Pigeon with Cherries

After enjoying pigeon with cherries at Povero Diavolo, I thought it would be nice to create my own version of it. I made a sauce of pureed cherries and reduced pigeon stock. For some more cherry flavor I deglazed the pan with Kirsch after browning the meat, but still the sauce didn’t have a very distinct cherry flavor. However, it was delicious, had great depth of flavor, and worked very well with the pigeon (which I had cooked sous-vide). Just like strawberry jam does not taste like fresh strawberries, a cooked cherry sauce doesn’t taste like fresh cherries. Still, it was so good that I will definitely make this again. I bet this will also be excellent made with blackberries (but then the sauce would need to be sieved to remove the seeds).


For 2 large or 4 small servings

2 pigeons, separated into breasts, legs, and carcasses

500 grams (1.1 lbs) cherries

sugar (optional)

2 Tbsp clarified butter

60 ml (1/4 cup) Kirsch

aromatic vegetables and herbs for the stock

salt and freshly ground black pepper


Season the pigeon legs with salt and freshly ground black pepper. Vacuum seal them and cook them sous-vide for 12 hours at 60ºC/140ºF. Lower the temperature to 55ºC/131ºF and add the pigeon breasts, also seasoned and vacuum sealed. Cook them for 2 hours.

Make a stock using the carcasses, aromatic vegetables, and herbs.

Sieve the stock and put it in a wide pan. Bring to a boil and reduce the heat such that it simmers.

Simmer the stock until it is reduced to about 10% of the original volume, stirring now and then.

Keep some cherries apart for garnish. Pit the remaining cherries and put them in the blender.

Puree the cherries.

Put the cherry puree in saucepan and bring to a boil. You may need to add some sugar depending on the ripeness of the cherries and your preference.

Reduce the heat and simmer the cherries, stirring now and then, until thick.

Take the pigeon breast and legs out of the sous-vide pouch, reserving the juices, and pat the meat dry with paper towels.

Heat the clarified butter in a frying pan. Brown the pigeon pieces over high heat.

Take out the pigeon pieces and deglaze the pan with the Kirsch. Keep the pigeon pieces warm by wrapping them in aluminum foil.

Add the juices from the sous-vide pouch.

Add the reduced cherry puree and the reduced pigeon stock.

Stir and cook over medium heat until the sauce has a nice consistency. Taste and adjust the seasoning with salt and freshly ground black pepper.

Warm up the cherries in the oven (at 180ºC/350ºF) for a couple of minutes.

Serve the pigeon with the sauce on warm plates, garnished with the cherries and carrots that were first parboiled for 10 minutes and then browned in clarified butter.

Wine pairing

This calls for a full-bodied wine that can handle the cherry sauce, such as an Amarone. The cherry sauce was a bit too sweet for the Amarone that we had with it, so be careful with the sugar when you prepare this!


Ossobuco sounds like a winter dish, but the traditional gremolata topping of fresh herbs, lemon zest, and garlic, freshens it up just enough to make it perfect for a cool summer’s day. Cooking it sous-vide ensures the meat will be both tender and juicy and won’t heat up your house as much, but you can also braise it traditionally in the oven.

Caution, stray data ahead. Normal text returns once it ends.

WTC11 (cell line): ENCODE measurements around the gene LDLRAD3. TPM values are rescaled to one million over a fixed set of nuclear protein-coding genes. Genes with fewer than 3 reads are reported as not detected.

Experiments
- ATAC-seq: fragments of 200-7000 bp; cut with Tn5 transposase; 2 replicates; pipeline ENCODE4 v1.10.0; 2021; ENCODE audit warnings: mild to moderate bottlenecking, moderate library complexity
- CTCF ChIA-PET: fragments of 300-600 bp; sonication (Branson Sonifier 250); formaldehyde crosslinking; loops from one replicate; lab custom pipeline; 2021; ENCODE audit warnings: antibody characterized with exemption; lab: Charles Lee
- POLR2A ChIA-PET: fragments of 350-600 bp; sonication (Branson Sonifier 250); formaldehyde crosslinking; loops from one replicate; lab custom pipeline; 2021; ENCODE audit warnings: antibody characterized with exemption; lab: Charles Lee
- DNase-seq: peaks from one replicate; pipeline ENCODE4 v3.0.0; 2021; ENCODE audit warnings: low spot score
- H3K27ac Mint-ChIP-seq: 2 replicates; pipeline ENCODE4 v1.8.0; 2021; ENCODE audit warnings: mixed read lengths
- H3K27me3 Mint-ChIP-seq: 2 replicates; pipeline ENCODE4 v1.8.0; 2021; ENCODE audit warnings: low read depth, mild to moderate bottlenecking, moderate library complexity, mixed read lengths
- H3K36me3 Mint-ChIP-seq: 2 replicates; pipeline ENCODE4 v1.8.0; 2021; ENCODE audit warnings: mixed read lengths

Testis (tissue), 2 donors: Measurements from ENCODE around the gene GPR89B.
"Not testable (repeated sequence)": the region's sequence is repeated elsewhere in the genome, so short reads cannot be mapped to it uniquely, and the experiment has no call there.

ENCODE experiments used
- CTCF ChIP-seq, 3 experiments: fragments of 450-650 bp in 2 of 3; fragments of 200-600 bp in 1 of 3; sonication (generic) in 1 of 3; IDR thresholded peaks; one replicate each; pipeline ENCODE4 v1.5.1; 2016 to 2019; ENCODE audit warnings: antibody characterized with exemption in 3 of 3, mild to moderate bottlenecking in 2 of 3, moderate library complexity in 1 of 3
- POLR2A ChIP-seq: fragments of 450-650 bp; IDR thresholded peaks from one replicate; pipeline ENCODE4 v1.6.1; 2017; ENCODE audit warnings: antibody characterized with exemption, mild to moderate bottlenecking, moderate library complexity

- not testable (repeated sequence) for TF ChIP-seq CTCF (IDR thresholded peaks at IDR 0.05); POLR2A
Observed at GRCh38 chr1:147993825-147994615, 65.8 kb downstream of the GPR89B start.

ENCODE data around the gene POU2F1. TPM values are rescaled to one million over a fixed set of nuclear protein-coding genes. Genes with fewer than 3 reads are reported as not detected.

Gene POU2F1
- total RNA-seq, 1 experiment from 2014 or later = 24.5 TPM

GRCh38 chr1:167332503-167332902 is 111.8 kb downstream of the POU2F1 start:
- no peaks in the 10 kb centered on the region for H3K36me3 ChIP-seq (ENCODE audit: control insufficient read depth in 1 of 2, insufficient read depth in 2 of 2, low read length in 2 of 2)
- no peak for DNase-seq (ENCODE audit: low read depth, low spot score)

16 thoughts on “Pigeon with Cherries

  1. Excellent recipe! Thanks for sharing. I’ve found that Kirsch has very seldom a distinctive cherry flavor. Only the very best (and expensive) have. I usually collect wild cherries in summer. They have a delicate bitter taste and would probably be a great choice for the sauce. Bird cherries would be even better. They are ripe now and are absolutely delicious for jam. With vanilla they taste like chocolate. I’m pretty sure that bird cherry jam would be great for the sauce.


  2. Great post and recipe, Stefan. Love the use of the cherries although the addition of the pigeon stock would somewhat mute the flavor of the cherries. Nonetheless, I’m sure the cherries still let their presence be known.
    We don’t see pigeon here in the US other than those in the buildings downtown (inedible) and squab. I also would imagine wild pigeon would have a lot more flavor than squab like wild duck vs. domestic duck. I definitely need to give this a try.
    Thanks for sharing.


    1. Thanks, Richard. The interesting thing is that farmed pigeon from France is actually prized more (and also a lot more pricey) than wood pigeon. I haven’t tasted them side by side, but I’ve always found them fairly similar. Too bad you can’t get pigeon, as they have great flavor. I’ve never tried squab and would have to look it up to know what it even looks like. The cherry flavor was already muted by cooking them. Adding the pigeon demi glace added another layer of flavor without really diminishing the cherry. I guess this sauce will also work with other gamey meat.


  3. I love cherries with anything strong and meaty. Recently, I did a cherry sauce with pork loin and 5 spice. This worked well. However, it is a far more rustic production than this. Very nice indeed.


  4. It’s possible that the stereotypical “cherry” flavour you’re looking for, is from the chemical benzaldehyde, which naturally occurs in the stone of the cherry. It’s the same stuff that gives bitter almonds and marzipan their distinct flavour.

    Long story short – if that’s what you’re after, adding a splash of amaretto might boost those notes.


    1. Good point. I thought the Kirsch would do the trick, but perhaps using bitter almond extract (or indeed amaretto) does a better job. I’ll definitely try that next time, thanks!


  5. I sure wish I’d seen this while in Michigan, though the area’s eternal internet problems made that impossible. Zia sure would have loved it, as do I. Pairing cherries with pigeon makes this a great idea, Stefan.


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